Finding reconciliation for abandoned Black cemeteries
In Clearwater, Florida last century, segregation followed people into the grave. Now the injustices of the past are resurfacing.
After human remains began emerging from the ground at a school, a swimming pool, and an office building, archeologists have discovered that graves from segregated cemeteries had been built over, their previously interred bodies now buried beneath the subsequent development.
To help right this wrong, a Florida state congresswoman is now pushing legislation to find and repair these forgotten historic cemeteries.
One of Clearwater's destroyed cemeteries, the North Greenwood Cemetery, had served the Black community before the city decided to relocate the graves in the mid-1950s. The city used the land to build a school and swimming pool for Black residents, rather than integrating the white community pool. At the time, the city had said it would move the interred bodies to a nearby cemetery. But dozens of unmarked graves had been left behind, only to be discovered decades later.
One of those graves belonged to Lois Saylor Bell's paternal grandmother, who had died when Bell's father was young. Bell's father had moved away from Florida after his mother's death, and years later, when he returned to Florida, he sought out his mother's grave. According to Bell, her father found out that his mother's body had never been relocated.
Bell hopes her father, now in his late 80s, can find a conclusion emotionally. But the situation is complicated, she said, by the fact that her grandmother's final resting place became a school where Black children were educated.
"To get him some type of closure hopefully before he expires would be great," Bell said. "But at the same time, this was a school where a lot of Blacks actually attended the school. And to disturb that would be actually disturbing the graves again."
Lifelong Clearwater resident Diane Stephens grew up near the former North Greenwood Cemetery. Today she recalls a childhood of watching the physical and emotional ramifications of disturbing people's final resting places.
"When I was smaller, the rain, when it would saturate the ground, bones would come up," Stephens said. "And we would go out there, and my parents would tell us to just leave them there — they're looking. They're looking for their descendants, and they're looking for a resting place."
At another abandoned Black cemetery in Clearwater, disturbed graves now rest underneath an office building's parking lot. The site had previously been where the St. Matthews Baptist Church and three other churches established a cemetery and buried the neighborhood's residents. The neighborhood was called Clearwater Heights, and its residents were predominantly Black. The neighborhood no longer exists today.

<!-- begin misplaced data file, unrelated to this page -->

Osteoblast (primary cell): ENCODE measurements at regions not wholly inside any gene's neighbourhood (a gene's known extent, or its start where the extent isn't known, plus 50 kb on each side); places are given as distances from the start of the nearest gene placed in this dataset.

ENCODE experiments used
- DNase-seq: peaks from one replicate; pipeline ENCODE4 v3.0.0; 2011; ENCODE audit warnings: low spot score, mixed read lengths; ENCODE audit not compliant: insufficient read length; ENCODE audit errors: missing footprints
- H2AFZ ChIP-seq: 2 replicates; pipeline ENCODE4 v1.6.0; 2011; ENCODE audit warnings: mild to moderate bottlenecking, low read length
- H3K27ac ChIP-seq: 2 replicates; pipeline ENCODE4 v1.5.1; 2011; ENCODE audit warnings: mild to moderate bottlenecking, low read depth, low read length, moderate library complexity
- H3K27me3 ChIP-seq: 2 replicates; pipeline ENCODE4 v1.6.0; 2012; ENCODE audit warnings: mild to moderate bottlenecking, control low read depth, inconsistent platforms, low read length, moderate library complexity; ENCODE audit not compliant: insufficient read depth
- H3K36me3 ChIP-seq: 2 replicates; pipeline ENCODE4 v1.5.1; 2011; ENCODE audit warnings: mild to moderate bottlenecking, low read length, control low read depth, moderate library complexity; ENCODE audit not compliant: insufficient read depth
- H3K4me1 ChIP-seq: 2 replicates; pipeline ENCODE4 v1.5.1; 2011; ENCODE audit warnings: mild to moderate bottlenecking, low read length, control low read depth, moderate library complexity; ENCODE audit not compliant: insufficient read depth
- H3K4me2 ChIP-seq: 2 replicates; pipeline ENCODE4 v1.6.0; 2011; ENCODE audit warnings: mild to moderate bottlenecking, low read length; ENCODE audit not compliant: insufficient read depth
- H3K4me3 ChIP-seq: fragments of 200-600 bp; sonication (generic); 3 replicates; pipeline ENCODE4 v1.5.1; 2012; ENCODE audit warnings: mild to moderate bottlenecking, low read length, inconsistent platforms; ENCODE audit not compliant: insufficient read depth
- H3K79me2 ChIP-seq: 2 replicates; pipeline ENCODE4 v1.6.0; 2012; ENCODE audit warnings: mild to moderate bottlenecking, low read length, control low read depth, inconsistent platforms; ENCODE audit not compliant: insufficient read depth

Carlton Childs Sr., whose great-grandfather founded Clearwater Heights, said that, when the cemetery land was sold in the mid-1950s, unmarked graves were likely never moved. Dignity in death, it seemed, was afforded to those who had enough money in life to buy a headstone.
In uncovering the truth of what happened to his community's ancestors, Childs said that, when a cemetery disappears, so does trust.
"Who is going to be real and transparent with us about what can be done?" Childs asked. "And who is going to take the responsibility for owning up to what has been done to our ancestors, and to our people, and to the generations to come?"
Florida Rep. Fentrice Driskell hopes to help with at least part of Childs' request.
Because Florida has discovered effaced and erased Black cemeteries all over the state, Driskell this past spring introduced a bill that would create a state agency to help find these cemeteries and to figure out some way to memorialize them for future generations.
Driskell's Abandoned African American Cemeteries bill (HB 1215) would have created an Office of Historic Cemeteries to coordinate research, repair, restoration, and maintenance efforts at all historic cemeteries. It also sought funding to create an Abandoned African American Cemeteries Advisory Council.
Driskell's bill passed its state House committees with unanimous support but died in the Senate. The congresswoman said she plans to reintroduce the bill in a future legislative session.
When asked if she had a message for those she is trying to represent, the people lying in vanishing graveyards, Driskell said she would tell them that their lives mattered — and still have meaning today.
"And although we cannot change what happened to them, we can certainly try to right those wrongs present day by acknowledging the wrong that happened to them and committing our present-day resources and faculties to making sure that nothing like this ever happens again."
The video above was produced by Brit McCandless Farmer and Will Croxton. It was edited by Will Croxton.
Thanks for reading CBS NEWS.
Create your free account or log in
for more features.